When I want to get a publisher to take on one of my new titles, I don’t try to catch their attention by sending a formal query, or by trying to get them on the phone.
I leave a killer voice mail message.
If I have crafted a winning book proposal, I’ll know it based on the number of big-time editors that call me back.
If the concept sucks, I’ll know that, too.
My problem is that I’m too strong on the phone when I get editors on the line, in the flesh. This sounds arrogant, but I don’t mean it that way.
By strong, I mean it’s easy to get them to say, “Sure, send me a proposal on that, ” even when their interest is marginal, or worse, when they’re just trying to sound kind or to get me off the line. Then, I'm committed to endlessly following up with them, chasing phantoms who have no genuine interest.
When I leave a voice mail, they can repeat it, chew on it, and consider it on its merits. And only if they have interest will they ask to see the proposal.
So, in actuality their voice mail is helping me to screen them!
Editors are very, very busy people, and talking to them on the phone as an initial gambit is a waste of their time. They’re readers, not talkers.
I’ll script the message, so it sounds as crisp as good writing. But of course, by delivering it verbally, I lend drama to it, breathing life into it.
My most successful messages follow this format, which is really like a mini-sales talk:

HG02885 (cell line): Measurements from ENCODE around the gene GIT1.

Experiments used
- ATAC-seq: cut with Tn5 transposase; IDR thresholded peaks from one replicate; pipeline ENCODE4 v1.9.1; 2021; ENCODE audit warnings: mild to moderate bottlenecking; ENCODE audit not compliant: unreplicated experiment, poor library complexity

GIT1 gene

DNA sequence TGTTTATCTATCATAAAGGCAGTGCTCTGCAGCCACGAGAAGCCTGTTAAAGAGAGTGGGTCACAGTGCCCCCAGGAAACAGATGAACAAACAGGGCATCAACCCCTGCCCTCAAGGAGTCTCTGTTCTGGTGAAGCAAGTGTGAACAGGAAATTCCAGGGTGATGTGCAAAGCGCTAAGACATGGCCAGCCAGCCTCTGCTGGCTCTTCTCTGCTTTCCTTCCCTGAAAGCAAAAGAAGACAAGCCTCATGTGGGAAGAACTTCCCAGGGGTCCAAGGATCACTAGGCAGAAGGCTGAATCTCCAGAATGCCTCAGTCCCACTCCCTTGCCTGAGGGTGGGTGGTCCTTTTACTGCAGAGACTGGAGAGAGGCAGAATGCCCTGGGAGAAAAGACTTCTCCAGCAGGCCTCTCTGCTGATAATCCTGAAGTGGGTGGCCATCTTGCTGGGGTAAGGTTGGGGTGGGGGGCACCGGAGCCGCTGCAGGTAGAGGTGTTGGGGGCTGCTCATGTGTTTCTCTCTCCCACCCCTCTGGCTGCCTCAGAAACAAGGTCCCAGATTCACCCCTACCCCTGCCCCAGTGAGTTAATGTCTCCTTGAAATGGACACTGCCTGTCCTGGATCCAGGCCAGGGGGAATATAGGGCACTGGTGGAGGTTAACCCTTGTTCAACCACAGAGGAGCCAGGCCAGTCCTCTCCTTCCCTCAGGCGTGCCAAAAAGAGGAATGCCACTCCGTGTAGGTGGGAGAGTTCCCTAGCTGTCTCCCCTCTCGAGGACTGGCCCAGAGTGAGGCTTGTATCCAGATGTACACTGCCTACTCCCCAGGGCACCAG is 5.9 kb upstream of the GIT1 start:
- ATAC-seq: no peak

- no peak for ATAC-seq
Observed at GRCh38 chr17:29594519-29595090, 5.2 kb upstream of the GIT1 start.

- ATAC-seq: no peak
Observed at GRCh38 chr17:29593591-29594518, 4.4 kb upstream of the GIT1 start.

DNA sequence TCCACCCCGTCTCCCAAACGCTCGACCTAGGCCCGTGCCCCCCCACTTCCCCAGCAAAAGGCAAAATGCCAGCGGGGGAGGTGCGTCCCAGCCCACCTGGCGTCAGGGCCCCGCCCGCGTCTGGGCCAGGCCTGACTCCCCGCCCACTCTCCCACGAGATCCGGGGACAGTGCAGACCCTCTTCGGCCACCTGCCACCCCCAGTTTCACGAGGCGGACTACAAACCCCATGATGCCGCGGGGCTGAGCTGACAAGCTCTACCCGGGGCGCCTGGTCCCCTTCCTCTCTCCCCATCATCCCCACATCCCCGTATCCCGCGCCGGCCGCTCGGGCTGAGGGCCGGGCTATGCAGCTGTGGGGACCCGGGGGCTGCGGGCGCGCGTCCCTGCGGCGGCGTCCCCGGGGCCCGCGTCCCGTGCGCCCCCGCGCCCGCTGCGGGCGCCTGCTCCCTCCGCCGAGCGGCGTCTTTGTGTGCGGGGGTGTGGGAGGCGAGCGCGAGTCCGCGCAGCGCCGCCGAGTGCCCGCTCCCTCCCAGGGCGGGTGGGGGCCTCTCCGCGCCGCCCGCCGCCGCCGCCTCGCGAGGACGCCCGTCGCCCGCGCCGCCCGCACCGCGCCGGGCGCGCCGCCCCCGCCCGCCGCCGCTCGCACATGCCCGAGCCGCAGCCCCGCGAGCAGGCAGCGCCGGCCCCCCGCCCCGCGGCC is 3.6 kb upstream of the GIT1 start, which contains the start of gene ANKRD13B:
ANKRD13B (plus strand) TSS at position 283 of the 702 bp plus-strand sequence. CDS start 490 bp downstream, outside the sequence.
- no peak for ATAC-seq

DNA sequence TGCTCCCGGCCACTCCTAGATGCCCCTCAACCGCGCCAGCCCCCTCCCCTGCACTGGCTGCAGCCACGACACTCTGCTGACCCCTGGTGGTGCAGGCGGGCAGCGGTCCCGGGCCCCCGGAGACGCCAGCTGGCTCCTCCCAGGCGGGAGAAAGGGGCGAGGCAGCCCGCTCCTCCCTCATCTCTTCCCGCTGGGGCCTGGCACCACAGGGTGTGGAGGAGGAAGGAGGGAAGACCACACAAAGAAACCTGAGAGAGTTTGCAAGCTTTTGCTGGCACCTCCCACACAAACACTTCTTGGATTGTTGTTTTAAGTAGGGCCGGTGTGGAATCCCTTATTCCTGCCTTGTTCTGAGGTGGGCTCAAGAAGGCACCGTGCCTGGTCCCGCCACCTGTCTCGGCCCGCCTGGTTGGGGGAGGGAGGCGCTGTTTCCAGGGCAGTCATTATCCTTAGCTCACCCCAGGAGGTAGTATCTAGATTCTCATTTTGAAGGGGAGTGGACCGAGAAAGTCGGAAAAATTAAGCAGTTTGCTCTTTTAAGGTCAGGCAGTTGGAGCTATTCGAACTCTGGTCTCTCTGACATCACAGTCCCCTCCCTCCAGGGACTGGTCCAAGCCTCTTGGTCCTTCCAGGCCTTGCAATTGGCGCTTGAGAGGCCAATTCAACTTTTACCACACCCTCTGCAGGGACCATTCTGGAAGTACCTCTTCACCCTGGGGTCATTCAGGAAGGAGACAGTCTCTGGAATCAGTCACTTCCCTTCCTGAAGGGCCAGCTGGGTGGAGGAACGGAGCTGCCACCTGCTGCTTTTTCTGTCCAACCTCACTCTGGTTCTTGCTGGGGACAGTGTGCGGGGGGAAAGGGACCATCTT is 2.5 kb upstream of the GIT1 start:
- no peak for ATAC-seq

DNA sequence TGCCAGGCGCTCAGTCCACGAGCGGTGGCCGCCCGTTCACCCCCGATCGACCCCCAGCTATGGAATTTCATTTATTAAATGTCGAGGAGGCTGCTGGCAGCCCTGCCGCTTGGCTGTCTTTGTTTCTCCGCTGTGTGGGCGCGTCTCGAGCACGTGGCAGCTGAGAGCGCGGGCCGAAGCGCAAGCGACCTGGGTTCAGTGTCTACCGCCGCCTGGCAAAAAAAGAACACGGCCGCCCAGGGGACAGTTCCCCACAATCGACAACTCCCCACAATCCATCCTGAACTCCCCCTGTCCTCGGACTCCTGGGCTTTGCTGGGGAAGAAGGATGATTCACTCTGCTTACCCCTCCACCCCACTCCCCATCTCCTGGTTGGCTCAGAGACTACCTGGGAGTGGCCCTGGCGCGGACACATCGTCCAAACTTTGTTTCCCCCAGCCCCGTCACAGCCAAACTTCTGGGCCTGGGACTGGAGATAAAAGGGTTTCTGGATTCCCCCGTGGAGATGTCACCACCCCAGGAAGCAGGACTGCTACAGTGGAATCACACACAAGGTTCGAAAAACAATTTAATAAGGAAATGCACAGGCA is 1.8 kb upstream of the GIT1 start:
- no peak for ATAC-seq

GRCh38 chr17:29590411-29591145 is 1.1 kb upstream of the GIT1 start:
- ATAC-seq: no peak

(1) I tell them who I am;
(2) I tell them I’d like them to consider a new title;
(3) I give them two-to-four quick bullet points about it;
(4) I ask them to call me back, leaving my “800” number; and my email; and
(5) I end with a friendly, “I hope this is something that will be a good fit for your list. ”
This, as you may know, emulates the AIDA format in selling: Attention, Interest, Decision, and Action. I didn’t plan it that way—it just seems to work well if I use this design.
In later articles, I’ll share even more strategies for leaving the perfect voice mail message.
Dr. Gary S. Goodman ©2006
Dr. Gary S. Goodman, President of Customersatisfaction.com, is a popular keynote speaker, management consultant, and seminar leader and the best-selling author of 12 books, including Reach Out & Sell Someone® and Monitoring, Measuring & Managing Customer Service. He is a frequent guest on radio and television, worldwide. A Ph. D. from USC's Annenberg School, Gary offers programs through UCLA Extension and numerous universities, trade associations, and other organizations in the United States and abroad. He is headquartered in Glendale, California, and he can be reached at (818) 243-7338 or at: firstname.lastname@example.org .